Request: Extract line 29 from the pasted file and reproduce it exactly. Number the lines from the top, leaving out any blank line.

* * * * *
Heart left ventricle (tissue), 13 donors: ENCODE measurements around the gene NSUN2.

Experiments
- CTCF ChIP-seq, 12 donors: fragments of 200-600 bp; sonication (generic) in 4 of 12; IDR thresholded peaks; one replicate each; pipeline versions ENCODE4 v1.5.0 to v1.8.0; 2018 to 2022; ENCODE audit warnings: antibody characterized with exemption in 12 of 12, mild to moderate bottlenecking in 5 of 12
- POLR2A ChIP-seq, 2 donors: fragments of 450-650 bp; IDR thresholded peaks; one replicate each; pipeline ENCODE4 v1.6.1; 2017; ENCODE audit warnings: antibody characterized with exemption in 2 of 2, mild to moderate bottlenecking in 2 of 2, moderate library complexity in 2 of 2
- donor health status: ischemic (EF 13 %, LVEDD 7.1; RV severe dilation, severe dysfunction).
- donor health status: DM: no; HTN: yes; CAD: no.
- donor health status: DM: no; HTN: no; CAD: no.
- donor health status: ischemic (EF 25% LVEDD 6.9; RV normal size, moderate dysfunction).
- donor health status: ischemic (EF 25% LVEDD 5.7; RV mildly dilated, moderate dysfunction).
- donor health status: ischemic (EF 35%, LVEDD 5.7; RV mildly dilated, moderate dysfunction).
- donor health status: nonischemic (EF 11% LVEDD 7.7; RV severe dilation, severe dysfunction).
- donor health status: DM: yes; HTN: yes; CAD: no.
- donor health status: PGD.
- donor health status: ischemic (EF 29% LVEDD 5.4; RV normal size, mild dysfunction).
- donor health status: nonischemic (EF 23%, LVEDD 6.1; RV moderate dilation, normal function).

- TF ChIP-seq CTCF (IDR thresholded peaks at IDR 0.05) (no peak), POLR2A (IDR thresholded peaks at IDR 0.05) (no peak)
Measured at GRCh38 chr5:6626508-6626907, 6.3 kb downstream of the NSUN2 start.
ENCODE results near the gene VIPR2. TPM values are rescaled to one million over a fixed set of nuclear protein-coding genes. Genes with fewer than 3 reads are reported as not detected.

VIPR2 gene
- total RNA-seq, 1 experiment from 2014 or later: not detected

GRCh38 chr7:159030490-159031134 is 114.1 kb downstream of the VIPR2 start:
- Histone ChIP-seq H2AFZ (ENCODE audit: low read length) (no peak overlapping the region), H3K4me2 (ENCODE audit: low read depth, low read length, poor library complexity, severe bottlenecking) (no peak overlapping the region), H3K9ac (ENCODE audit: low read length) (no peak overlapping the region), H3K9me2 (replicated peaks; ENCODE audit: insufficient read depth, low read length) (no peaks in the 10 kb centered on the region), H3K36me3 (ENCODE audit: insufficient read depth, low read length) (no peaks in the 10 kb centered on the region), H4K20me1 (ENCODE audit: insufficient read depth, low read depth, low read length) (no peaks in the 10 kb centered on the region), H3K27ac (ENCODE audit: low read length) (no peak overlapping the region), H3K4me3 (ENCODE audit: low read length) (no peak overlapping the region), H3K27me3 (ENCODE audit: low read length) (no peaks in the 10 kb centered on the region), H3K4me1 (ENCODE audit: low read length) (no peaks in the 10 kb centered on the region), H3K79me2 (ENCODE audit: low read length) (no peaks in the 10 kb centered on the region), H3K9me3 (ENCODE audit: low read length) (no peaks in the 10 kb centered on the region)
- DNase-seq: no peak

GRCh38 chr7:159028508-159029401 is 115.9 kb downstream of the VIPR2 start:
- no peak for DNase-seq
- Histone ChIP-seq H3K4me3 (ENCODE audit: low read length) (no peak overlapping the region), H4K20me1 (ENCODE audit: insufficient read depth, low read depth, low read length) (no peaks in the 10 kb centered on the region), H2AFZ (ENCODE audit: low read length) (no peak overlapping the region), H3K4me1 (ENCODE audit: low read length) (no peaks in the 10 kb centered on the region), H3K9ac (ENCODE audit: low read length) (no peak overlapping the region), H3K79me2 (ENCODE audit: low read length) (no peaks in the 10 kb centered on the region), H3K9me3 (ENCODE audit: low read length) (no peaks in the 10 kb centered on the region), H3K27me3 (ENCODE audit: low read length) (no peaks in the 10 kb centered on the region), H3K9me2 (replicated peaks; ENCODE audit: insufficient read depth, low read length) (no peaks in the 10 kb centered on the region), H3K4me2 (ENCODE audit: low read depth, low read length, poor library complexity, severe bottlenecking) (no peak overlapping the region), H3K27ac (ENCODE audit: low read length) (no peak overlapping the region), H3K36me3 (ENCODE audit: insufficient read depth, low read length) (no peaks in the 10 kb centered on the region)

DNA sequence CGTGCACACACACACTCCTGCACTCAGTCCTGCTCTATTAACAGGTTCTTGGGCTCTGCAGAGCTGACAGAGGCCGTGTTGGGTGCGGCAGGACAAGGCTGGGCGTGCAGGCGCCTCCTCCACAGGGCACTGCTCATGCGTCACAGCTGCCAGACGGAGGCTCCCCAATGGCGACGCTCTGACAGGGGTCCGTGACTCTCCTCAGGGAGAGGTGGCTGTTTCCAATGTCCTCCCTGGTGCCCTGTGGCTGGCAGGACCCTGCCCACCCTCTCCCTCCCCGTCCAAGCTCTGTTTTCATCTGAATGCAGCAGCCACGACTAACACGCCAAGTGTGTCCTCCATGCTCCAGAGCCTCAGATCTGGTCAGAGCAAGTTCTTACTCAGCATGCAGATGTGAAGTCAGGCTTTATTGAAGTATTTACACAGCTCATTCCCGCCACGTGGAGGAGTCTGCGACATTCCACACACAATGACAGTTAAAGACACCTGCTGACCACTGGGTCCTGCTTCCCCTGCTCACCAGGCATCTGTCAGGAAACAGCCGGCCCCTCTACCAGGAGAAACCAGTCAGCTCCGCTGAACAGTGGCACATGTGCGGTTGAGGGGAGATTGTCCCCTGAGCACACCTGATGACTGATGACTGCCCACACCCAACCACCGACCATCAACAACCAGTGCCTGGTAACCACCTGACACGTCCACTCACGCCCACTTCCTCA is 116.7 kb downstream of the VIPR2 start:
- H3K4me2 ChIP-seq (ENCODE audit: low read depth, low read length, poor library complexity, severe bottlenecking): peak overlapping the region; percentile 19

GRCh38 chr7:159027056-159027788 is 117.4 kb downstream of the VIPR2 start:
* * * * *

GRCh38 chr7:159027056-159027788 is 117.4 kb downstream of the VIPR2 start: